Low blood glucose or hypoglycemia is one of the most common problems associated with insulin treatment, but it can also happen to people with diabetes taking pills. In general, hypoglycemia is defined as a blood glucose level below 70 mg/dl. Low blood glucose is usually unpleasant, with the most common symptoms including feeling shaky, sweaty and having one's heart pound. The most common reasons for hypoglycemia are too much diabetes medicine, too little food or a delayed meal, or too much or unplanned activity. A less common, but occasional cause for hypoglycemia, is drinking alcoholic beverages. Most hypoglycemia is mild with recognizable symptoms. If quickly and appropriately treated, it is more of an inconvenience than a cause for alarm. However, severe hypoglycemia that causes mental confusion, antagonistic behaviors, unconsciousness, or seizures is a reason for alarm. We define severe hypoglycemia as the point at which you are not able to independently treat yourself. It is dangerous and to be avoided! Not because hypoglycemia, in itself, is fatal. That is very, very rare. What is dangerous is what might happen as a result of the hypoglycemia. The biggest danger is a motor vehicle accident caused, for example, by passing out at the wheel, swerving into on-coming traffic, hitting a tree, or running stop signs. Sometimes people are seriously injured in other types of accidents related to hypoglycemia, such as falling down stairs. It is equally important to avoid unconsciousness and seizures caused by hypoglycemia, not only because of the increased risk for accidents, but because of the potential for brain damage related to repeated severe hypoglycemia. Guidelines for managing hypoglycemia Recognize symptoms (physical, emotional, mental) and that these symptoms are v Continue reading >>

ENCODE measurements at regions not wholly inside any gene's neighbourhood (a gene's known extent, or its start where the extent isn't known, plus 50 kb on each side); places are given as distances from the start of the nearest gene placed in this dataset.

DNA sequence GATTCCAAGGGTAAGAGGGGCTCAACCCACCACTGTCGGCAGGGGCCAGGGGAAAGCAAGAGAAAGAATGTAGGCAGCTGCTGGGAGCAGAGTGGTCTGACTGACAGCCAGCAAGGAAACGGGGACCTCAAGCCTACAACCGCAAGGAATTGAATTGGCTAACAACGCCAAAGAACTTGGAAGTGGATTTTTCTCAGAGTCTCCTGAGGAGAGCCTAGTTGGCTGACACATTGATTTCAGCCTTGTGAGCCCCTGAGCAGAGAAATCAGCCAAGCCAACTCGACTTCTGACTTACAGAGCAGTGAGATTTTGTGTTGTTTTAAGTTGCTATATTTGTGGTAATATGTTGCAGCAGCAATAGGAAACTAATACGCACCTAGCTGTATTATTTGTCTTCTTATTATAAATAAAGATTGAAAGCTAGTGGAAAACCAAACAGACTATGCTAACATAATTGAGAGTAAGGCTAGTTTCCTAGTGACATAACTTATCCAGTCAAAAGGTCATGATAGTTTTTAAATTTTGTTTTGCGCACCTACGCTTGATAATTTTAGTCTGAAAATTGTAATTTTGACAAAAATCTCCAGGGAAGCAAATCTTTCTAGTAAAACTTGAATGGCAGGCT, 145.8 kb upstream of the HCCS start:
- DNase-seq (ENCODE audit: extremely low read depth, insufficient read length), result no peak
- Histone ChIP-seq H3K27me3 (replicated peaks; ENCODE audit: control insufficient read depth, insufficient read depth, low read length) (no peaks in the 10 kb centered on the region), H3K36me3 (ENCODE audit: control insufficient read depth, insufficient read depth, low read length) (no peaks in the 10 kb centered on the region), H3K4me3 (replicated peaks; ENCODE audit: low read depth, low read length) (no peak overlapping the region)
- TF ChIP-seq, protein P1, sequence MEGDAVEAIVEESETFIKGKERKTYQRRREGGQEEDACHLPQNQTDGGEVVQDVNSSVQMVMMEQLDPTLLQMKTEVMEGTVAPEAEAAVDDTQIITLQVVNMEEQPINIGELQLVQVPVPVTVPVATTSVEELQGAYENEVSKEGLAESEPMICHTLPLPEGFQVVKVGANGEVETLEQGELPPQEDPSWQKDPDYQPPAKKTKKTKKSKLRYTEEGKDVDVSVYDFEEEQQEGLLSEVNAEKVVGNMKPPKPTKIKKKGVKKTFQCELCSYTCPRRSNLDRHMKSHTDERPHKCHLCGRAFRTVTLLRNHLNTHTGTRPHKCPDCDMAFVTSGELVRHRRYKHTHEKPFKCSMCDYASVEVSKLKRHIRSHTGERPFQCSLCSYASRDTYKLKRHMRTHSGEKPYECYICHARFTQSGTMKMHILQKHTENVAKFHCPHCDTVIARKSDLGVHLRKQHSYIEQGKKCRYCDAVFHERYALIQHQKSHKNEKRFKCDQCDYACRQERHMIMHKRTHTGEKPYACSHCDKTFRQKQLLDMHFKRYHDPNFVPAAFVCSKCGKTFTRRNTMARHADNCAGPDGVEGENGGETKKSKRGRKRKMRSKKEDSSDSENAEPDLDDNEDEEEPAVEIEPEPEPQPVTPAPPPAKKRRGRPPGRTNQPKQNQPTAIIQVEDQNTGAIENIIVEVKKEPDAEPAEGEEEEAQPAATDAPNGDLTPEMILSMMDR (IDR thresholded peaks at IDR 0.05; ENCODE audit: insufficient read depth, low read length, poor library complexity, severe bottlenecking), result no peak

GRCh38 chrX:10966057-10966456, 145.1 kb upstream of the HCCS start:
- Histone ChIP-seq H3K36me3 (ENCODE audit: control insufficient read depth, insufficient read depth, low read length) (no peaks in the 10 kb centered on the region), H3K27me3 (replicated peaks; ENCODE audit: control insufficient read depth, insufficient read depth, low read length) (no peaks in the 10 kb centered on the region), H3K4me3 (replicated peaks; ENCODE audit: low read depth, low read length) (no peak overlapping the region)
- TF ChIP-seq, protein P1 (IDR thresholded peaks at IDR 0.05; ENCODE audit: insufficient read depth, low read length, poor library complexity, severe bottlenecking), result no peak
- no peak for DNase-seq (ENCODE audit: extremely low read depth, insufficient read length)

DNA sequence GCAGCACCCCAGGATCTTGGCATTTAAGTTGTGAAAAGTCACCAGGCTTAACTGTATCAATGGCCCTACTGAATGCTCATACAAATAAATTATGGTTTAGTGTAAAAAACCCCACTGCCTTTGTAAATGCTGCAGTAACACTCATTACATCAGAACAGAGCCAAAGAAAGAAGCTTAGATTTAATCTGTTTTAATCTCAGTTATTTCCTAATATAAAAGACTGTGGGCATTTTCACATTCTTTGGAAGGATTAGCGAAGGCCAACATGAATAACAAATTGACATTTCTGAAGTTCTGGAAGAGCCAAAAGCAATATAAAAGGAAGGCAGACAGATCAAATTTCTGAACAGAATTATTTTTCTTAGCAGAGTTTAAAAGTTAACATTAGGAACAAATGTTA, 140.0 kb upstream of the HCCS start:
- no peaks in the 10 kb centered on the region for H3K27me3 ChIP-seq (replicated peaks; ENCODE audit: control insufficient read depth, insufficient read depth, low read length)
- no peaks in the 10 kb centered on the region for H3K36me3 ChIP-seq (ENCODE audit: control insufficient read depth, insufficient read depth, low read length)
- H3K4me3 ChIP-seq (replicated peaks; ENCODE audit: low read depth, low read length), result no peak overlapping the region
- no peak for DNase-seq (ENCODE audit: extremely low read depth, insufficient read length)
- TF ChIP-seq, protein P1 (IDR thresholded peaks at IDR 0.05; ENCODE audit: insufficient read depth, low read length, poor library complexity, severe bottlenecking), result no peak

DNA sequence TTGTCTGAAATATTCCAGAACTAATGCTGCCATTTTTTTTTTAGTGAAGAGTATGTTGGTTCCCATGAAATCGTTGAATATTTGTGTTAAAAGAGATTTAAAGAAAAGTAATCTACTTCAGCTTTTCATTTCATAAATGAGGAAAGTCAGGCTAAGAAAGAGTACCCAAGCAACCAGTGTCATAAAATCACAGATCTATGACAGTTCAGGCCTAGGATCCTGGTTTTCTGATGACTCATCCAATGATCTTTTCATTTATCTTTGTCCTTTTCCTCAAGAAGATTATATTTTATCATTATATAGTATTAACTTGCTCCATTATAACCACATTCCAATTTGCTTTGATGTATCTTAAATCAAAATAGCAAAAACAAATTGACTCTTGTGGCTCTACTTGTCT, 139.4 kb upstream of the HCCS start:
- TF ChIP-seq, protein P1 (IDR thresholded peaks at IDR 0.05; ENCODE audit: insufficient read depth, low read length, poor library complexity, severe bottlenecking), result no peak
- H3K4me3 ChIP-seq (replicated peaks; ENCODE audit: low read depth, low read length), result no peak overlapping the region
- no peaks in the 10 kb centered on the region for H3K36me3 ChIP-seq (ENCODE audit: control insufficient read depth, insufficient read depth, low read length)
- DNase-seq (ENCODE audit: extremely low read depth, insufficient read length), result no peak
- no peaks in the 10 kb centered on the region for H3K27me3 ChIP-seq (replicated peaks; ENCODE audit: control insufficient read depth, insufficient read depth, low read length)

Hypoglycemia: What Do You Feel In Your Body? What Do You Feel In Your Mind?

Hypoglycemia: What Do You Feel In Your Body? What Do You Feel In Your Mind?